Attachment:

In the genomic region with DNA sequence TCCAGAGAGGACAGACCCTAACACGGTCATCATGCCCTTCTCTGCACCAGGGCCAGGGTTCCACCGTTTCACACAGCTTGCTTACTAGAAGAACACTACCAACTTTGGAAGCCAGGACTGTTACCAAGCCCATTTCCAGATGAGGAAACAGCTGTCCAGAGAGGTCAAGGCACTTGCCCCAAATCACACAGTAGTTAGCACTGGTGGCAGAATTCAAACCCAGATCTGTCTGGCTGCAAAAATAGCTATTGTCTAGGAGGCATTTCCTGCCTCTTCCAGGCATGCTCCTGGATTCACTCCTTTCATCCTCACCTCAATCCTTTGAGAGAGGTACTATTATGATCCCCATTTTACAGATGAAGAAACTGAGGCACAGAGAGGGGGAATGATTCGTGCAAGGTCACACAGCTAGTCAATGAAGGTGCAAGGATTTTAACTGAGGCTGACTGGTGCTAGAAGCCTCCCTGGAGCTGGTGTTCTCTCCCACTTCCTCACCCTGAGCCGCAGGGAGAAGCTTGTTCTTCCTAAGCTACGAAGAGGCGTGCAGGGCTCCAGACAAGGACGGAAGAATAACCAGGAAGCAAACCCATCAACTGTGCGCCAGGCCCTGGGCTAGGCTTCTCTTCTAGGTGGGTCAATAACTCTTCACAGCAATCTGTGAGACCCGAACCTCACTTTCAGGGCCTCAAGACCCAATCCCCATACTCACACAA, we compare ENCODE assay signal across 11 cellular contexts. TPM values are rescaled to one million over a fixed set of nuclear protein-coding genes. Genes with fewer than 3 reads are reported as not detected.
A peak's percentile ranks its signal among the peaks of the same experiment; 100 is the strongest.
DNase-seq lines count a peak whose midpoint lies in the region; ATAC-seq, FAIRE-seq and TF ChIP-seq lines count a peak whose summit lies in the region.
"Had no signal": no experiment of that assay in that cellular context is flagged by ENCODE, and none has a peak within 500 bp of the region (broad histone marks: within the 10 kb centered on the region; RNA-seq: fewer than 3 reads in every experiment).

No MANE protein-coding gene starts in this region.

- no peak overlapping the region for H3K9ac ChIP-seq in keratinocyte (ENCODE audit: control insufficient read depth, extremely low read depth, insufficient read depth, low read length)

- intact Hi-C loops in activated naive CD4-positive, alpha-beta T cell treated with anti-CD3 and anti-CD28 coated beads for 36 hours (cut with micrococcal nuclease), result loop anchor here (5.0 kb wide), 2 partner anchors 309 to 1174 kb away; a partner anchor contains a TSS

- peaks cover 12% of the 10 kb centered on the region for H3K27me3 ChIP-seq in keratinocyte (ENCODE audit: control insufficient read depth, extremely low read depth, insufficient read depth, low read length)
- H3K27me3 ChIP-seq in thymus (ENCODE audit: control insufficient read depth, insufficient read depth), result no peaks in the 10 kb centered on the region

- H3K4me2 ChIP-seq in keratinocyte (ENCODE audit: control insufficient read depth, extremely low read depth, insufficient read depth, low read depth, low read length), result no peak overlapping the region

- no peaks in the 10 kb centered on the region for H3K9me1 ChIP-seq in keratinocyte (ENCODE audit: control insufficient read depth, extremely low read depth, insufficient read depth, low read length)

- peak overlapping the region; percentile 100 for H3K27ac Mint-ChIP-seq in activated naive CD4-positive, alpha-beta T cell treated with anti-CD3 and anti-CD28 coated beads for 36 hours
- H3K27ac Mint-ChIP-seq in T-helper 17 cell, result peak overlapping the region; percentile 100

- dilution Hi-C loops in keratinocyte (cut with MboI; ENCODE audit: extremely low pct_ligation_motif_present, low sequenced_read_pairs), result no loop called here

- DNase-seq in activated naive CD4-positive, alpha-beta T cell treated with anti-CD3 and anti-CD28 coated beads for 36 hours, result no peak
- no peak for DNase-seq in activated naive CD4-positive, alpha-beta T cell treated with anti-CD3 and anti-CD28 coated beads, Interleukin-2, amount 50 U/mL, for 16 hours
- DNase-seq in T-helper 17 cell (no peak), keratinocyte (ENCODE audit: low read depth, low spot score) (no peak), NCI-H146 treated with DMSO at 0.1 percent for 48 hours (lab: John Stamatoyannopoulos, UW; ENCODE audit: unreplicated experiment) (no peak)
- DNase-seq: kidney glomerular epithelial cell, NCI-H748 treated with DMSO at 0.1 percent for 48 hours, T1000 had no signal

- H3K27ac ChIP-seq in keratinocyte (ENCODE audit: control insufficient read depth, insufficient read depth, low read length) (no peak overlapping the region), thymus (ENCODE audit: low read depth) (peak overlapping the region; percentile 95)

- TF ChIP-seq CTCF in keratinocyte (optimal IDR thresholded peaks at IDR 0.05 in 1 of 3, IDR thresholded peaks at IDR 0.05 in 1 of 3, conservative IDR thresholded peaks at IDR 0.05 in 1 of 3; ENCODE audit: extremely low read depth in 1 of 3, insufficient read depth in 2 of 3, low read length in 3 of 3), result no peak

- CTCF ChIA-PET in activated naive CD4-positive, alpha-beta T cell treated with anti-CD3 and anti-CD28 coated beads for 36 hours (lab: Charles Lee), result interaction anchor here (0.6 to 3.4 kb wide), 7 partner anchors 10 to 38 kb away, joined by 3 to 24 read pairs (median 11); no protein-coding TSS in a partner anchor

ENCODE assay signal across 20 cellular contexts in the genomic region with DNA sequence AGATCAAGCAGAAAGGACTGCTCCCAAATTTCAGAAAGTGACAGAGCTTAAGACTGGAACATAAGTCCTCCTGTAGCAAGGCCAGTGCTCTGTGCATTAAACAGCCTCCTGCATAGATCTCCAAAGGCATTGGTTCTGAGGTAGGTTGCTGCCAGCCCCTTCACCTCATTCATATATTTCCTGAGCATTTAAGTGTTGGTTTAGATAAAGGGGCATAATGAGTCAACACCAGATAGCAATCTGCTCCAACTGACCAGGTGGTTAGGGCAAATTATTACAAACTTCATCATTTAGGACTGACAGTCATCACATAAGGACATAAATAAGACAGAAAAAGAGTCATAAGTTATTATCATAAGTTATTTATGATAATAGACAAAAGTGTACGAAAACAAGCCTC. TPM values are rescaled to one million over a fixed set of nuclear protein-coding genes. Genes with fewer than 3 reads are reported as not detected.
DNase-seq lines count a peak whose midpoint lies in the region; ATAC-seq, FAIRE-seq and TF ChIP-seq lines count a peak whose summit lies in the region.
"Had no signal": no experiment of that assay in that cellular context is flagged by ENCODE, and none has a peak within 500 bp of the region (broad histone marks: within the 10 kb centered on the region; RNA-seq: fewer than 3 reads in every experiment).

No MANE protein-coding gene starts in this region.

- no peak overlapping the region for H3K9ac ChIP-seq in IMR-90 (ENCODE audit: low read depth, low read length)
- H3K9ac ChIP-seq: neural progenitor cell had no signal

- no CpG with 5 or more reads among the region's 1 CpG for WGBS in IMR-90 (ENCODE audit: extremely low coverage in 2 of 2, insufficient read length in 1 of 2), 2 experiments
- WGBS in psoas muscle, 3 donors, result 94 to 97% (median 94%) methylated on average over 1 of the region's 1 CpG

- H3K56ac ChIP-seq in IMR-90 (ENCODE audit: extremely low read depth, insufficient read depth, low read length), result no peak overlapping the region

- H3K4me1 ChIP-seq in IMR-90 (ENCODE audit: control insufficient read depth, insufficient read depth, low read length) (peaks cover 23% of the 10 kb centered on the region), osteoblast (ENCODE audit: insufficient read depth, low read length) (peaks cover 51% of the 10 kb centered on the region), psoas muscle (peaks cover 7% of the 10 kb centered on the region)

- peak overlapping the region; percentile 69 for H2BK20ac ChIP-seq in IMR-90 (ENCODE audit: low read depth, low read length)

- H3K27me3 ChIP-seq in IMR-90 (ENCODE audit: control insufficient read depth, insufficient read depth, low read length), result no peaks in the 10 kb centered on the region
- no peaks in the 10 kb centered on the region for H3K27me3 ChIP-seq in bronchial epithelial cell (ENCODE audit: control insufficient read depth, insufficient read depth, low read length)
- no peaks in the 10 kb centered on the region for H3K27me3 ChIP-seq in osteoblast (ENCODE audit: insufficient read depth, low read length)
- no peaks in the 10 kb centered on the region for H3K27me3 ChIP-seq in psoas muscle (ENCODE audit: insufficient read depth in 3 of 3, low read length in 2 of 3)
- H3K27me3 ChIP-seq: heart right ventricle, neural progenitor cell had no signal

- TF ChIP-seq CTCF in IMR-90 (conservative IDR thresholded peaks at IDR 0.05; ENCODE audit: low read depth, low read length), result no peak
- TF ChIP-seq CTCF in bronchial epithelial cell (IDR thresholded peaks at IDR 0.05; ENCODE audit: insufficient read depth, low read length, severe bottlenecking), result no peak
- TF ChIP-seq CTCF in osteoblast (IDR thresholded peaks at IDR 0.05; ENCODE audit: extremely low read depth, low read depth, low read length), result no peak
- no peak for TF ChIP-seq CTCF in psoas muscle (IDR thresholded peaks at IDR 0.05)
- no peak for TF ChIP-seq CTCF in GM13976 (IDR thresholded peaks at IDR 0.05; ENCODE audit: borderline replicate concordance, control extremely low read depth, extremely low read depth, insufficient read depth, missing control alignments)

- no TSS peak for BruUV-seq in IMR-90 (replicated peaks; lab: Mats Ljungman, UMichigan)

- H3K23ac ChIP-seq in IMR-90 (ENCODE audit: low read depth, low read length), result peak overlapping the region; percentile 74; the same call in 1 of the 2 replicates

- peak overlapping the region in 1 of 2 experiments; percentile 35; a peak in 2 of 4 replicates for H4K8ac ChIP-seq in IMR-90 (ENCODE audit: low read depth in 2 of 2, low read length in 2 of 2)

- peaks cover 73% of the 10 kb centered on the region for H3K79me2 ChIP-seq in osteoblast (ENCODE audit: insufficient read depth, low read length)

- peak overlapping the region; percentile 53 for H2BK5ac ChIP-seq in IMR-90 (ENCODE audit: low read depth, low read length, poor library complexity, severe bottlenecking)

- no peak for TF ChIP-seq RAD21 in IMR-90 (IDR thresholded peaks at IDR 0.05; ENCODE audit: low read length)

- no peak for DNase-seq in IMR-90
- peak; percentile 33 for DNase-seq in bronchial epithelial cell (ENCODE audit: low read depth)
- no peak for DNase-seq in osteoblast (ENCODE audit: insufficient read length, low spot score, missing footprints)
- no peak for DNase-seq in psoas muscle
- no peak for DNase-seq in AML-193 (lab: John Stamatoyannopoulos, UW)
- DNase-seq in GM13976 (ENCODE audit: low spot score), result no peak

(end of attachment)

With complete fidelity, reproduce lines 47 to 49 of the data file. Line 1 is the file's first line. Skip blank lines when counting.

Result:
- peak overlapping the region; percentile 53 for H2BK5ac ChIP-seq in IMR-90 (ENCODE audit: low read depth, low read length, poor library complexity, severe bottlenecking)

- no peak for TF ChIP-seq RAD21 in IMR-90 (IDR thresholded peaks at IDR 0.05; ENCODE audit: low read length)

- no peak for DNase-seq in IMR-90